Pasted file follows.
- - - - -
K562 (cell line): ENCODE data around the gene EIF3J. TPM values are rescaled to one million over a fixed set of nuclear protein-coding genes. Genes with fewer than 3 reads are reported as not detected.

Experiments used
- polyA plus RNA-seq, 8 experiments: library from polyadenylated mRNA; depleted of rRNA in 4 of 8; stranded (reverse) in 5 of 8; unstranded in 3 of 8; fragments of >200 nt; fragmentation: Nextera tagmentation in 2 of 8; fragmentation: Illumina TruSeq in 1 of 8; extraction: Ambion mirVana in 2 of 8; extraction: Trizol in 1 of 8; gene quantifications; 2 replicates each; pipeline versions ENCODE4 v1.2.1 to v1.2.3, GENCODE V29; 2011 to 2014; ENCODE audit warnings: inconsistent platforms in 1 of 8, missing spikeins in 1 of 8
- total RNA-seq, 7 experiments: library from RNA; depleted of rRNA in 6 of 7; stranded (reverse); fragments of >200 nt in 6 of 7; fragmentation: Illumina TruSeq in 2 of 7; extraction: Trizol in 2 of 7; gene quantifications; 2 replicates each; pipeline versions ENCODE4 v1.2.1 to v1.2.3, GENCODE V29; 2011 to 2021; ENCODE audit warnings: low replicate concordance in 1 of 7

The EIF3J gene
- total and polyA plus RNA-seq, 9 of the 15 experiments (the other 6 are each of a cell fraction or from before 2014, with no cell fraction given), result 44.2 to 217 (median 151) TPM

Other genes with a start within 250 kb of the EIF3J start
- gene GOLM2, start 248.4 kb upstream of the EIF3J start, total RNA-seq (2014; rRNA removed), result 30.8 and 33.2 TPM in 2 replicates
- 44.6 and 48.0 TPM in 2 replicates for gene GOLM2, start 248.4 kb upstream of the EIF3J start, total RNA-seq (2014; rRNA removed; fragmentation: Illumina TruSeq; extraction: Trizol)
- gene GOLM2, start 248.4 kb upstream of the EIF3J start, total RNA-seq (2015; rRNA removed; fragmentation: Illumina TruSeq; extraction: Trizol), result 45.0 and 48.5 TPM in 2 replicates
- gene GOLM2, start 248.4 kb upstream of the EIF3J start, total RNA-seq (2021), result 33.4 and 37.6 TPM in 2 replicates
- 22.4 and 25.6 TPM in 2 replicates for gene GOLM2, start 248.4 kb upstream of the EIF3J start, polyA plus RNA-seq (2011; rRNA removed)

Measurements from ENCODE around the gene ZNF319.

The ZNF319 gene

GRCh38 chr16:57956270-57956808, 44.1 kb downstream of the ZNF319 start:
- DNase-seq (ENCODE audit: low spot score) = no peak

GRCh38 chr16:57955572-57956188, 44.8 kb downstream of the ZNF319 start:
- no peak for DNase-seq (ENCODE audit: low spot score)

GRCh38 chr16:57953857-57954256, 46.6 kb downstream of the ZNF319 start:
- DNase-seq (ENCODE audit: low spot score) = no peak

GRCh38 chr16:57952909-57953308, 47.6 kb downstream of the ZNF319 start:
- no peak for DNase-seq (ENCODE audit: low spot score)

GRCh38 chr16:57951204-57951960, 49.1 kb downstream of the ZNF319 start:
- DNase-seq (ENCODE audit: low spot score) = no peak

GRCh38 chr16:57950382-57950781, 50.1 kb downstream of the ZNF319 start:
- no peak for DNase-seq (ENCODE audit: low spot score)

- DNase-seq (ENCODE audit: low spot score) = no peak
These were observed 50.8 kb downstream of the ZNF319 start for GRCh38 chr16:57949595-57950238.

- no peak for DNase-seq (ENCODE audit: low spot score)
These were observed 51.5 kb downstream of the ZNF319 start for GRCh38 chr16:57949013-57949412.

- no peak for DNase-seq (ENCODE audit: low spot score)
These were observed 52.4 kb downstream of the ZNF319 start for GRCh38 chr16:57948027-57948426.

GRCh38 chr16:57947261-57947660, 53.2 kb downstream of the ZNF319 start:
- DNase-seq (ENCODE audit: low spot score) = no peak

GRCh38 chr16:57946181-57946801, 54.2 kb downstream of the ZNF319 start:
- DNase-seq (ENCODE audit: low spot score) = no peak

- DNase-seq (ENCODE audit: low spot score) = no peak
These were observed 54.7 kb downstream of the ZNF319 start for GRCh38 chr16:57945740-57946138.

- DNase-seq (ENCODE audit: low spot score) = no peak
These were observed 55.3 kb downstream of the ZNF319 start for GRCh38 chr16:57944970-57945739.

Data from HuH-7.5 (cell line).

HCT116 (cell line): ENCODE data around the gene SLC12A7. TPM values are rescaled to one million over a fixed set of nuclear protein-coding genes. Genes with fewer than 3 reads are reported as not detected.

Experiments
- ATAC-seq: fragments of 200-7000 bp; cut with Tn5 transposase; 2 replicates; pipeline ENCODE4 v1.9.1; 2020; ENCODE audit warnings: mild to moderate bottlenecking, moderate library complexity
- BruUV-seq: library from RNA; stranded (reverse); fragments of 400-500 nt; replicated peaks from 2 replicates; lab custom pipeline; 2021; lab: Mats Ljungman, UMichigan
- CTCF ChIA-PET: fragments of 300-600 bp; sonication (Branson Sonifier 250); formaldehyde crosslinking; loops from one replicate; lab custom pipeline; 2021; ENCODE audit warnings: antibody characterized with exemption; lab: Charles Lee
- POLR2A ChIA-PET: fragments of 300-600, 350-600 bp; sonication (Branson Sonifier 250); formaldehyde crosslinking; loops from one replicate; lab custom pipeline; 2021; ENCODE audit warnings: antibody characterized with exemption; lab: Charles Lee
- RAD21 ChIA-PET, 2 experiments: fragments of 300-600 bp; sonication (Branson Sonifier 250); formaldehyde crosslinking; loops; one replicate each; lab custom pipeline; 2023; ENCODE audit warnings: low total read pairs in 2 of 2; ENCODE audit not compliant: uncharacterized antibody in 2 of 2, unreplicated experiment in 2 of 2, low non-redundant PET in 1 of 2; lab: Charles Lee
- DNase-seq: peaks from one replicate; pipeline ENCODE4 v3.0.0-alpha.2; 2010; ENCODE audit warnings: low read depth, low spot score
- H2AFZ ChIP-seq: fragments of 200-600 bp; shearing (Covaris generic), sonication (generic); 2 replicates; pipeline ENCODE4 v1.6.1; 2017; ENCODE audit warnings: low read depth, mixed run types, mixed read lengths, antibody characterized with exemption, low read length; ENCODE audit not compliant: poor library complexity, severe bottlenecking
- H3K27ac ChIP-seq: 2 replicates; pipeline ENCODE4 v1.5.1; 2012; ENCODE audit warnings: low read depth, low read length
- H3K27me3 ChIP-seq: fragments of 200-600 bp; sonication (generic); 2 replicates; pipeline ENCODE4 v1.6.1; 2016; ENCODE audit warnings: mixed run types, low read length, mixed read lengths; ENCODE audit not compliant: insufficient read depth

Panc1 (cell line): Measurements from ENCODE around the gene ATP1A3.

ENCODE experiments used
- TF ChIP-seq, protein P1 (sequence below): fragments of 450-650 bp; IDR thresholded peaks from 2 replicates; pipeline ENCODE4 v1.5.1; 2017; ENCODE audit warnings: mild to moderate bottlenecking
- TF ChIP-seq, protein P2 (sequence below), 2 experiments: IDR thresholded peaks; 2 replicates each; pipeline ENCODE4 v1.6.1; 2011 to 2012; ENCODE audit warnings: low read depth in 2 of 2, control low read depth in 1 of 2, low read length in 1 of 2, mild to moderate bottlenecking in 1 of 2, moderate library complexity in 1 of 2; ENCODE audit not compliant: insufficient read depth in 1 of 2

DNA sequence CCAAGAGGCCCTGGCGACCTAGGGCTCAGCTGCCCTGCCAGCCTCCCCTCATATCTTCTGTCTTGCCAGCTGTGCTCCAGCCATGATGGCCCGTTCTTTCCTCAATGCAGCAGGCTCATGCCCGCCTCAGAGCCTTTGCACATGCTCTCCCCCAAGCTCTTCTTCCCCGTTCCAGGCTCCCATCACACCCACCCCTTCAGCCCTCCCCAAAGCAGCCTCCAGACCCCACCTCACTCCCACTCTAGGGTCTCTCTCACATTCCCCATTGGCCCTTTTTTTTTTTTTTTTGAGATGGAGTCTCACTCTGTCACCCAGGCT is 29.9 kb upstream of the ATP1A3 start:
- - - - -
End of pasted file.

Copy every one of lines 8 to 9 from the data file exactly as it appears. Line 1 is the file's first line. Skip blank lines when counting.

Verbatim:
- gene GOLM2, start 248.4 kb upstream of the EIF3J start, total RNA-seq (2014; rRNA removed), result 30.8 and 33.2 TPM in 2 replicates
- 44.6 and 48.0 TPM in 2 replicates for gene GOLM2, start 248.4 kb upstream of the EIF3J start, total RNA-seq (2014; rRNA removed; fragmentation: Illumina TruSeq; extraction: Trizol)